Campus police and a grand jury cleared a University of Cincinnati student accused of rape – but administrators continue to wrongfully prosecute the student under their campus code of conduct, a lawsuit alleges.
The suit was filed after two female students last March accused junior Ethan Peloe of attempting to rape them. The women allege that they were drunk and high the night of the incident, and that Peloe accompanied them back to their dorm room.
“One of the students alleges that she went to sleep, but was awakened by Peloe attempting to have sexual intercourse with her,” the suit states. “She alleges that she told him no and ran from the room. The other student alleges that Peloe then got into bed with her. She alleges that she had passed out and was awakened by Peloe having sexual intercourse with her.”
Peloe vehemently denies the allegations. According to the lawsuit:
The case was presented to the Hamilton County Grand Jury. The Grand Jury refused to issue an indictment. The incident has been investigated by the UC Police. Peloe cooperated with the investigation. Peloe gave a voluntary statement. Peloe told the UC Police that he was willing to submit to a polygraph examination. Peloe voluntarily submitted DNA evidence. The UC Police obtained significant physical evidence which exonerated Peloe.
The evidence included:
a. A surveillance videotape obtained by the police showed that the two female UC students were not intoxicated and that they had led Peloe to their room.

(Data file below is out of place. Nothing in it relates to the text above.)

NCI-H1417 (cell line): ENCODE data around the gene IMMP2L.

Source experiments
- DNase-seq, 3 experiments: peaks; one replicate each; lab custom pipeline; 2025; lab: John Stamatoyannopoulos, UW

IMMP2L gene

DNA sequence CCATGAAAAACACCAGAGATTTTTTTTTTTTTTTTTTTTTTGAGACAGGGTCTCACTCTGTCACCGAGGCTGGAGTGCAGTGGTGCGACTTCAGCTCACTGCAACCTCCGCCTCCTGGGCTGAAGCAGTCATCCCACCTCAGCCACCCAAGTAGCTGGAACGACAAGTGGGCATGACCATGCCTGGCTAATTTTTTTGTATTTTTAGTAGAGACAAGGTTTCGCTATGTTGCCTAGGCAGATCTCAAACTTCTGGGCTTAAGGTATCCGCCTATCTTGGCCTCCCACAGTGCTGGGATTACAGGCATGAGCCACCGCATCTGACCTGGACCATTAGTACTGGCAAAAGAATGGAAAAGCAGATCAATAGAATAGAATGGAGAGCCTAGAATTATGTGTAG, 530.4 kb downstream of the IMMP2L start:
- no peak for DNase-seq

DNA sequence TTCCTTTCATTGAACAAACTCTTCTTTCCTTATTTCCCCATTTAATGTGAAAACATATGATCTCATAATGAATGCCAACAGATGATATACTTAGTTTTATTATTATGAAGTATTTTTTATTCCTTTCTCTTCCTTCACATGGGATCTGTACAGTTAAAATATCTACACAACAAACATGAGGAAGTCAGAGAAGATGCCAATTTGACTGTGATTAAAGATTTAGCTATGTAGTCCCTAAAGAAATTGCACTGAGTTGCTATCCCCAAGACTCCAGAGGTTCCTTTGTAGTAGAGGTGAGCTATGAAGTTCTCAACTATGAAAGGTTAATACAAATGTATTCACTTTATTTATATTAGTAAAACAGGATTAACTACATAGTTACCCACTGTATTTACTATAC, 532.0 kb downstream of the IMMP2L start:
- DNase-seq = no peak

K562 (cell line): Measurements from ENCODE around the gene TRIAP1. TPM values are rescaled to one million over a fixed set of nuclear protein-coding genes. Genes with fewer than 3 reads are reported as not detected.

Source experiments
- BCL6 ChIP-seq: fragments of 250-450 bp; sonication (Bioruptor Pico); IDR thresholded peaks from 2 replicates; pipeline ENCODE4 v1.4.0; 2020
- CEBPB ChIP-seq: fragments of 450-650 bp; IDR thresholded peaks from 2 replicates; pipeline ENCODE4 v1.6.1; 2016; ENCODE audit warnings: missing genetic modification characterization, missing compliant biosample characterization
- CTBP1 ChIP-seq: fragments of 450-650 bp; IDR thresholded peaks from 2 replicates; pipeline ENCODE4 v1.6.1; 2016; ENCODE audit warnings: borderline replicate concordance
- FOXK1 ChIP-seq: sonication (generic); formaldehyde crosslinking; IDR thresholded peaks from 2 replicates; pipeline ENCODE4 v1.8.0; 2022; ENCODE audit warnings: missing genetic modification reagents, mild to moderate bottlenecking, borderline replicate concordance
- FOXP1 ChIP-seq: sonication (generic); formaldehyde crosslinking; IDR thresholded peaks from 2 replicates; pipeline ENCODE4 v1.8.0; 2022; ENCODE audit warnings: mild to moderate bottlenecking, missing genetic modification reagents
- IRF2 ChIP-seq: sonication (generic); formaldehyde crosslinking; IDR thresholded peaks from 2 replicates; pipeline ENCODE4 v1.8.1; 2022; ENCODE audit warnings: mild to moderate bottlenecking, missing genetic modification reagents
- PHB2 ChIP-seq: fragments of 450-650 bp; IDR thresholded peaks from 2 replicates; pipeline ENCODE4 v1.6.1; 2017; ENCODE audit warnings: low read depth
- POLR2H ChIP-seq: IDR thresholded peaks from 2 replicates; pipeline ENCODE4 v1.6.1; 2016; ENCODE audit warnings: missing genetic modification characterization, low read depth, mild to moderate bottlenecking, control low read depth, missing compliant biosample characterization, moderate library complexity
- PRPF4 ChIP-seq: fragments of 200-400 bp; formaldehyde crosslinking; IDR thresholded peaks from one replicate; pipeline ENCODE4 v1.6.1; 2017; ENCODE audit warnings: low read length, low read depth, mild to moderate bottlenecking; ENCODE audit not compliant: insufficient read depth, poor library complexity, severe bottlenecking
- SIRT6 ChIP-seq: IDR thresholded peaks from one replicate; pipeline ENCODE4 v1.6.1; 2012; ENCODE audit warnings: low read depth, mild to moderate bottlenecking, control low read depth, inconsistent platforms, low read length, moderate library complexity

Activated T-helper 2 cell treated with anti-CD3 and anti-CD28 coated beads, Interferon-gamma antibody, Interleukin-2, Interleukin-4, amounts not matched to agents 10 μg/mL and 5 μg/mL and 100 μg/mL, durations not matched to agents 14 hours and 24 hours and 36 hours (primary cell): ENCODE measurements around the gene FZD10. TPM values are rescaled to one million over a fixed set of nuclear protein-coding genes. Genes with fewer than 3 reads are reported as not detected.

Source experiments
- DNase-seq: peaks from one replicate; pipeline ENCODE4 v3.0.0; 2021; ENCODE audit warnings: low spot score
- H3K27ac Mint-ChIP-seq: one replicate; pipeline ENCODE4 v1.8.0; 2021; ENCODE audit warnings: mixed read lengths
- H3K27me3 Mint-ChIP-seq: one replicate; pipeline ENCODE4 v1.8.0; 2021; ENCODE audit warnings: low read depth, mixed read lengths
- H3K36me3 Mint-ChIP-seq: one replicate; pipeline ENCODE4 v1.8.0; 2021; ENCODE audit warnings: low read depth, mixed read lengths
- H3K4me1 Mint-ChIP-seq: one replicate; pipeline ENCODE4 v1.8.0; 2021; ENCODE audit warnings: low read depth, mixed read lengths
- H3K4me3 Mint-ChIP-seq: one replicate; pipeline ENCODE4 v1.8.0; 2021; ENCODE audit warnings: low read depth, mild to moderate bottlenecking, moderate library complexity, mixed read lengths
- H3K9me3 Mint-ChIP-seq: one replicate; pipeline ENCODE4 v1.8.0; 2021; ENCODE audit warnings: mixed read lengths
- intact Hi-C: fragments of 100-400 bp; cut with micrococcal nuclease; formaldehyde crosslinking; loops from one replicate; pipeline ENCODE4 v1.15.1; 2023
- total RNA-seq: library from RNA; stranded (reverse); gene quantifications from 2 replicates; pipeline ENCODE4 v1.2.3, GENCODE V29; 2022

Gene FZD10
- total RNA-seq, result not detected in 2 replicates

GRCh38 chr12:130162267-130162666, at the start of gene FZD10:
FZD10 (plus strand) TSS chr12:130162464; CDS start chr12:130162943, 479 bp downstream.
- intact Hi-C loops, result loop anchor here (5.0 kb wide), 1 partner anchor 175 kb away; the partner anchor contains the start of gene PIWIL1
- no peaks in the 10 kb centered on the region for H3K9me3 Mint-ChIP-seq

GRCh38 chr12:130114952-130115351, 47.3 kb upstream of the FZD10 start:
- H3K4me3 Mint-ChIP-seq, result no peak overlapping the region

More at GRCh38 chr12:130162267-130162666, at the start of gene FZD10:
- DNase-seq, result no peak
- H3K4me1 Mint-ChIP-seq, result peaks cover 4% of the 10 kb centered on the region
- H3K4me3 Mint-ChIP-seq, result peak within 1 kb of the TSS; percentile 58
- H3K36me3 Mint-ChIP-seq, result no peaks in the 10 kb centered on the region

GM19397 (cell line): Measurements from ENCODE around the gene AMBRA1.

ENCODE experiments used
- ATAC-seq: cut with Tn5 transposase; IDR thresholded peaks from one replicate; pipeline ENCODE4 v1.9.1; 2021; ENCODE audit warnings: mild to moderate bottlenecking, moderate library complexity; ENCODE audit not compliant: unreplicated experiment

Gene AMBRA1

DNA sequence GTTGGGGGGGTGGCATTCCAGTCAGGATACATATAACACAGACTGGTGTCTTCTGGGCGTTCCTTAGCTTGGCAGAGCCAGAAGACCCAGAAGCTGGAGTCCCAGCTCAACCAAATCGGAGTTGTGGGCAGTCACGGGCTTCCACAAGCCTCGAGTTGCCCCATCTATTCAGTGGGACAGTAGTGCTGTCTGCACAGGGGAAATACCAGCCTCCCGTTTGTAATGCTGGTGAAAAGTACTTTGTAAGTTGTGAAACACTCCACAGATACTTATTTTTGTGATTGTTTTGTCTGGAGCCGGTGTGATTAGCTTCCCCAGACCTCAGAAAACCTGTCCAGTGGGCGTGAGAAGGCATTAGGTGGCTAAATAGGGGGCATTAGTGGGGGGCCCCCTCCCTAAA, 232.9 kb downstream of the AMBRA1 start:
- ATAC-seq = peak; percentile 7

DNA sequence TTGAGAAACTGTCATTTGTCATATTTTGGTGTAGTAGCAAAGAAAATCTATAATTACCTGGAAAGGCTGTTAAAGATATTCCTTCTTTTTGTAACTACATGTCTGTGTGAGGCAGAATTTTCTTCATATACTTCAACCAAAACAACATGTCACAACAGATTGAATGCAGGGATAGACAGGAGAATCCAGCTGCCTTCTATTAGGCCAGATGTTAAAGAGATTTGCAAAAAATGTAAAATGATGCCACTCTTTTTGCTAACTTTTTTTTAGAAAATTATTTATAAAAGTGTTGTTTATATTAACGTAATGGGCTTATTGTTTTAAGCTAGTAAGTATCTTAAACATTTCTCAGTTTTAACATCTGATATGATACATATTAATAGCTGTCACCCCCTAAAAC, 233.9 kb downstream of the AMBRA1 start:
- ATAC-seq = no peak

b. Text messages obtained by a forensic review of the students’ cell phones called significant portions of the students’ stories into question. For example, although the students claimed to be passed out, they still sent a number of text messages. In addition, later messages joked about the case.
c. Another female student was present in the room when the alleged assault occurred. This student did not witness anything illegal.
The lawsuit also notes that rape kits submitted to the crime lab for analysis “are consistent with the version of events provided by Peloe.”
The lawsuit also claims a litany of ways in which this young man was essentially denied a right to defend himself by campus officials, saying the student was given scant notice of his administrative hearing, redacted copies of reports, refusal to allow him to record the hearing, refusal to allow him to cross-examine a witness who provided hearsay testimony, and declarations that video leading up to the alleged assault, text messages from the girls’ phones, and the campus police report – were all irrelevant.
Peloe’s attorney, Mike Allen, told WKRC Cincinnati that “Ethan is a fine young man. He’s never been in trouble in his life. He loved going to the University of Cincinnati. … This young man who’s just starting out his life cannot have on his permanent academic record that he was thrown out of a major public university for sexually assaulting two women when he didn’t do it.”
Allen added that universities are under pressure from the feds to crackdown on sexual assault claims, and campus officials wanted to make an example out of Peloe, WKRC Cincinnati reports.
But campus officials told the news station: “The University of Cincinnati takes seriously our obligations under Title IX and makes every effort to ensure that our campus is safe for all students, faculty and staff and our processes respect the rights of all students.”
WCPO Cincinnati reports that Peloe is “asking for an unspecified amount in damages, an injunction prohibiting any further disciplinary action by the university and repayment for court and attorney costs.”
Jennifer Kabbany is editor of The College Fix. ( @jenniferkabbany )
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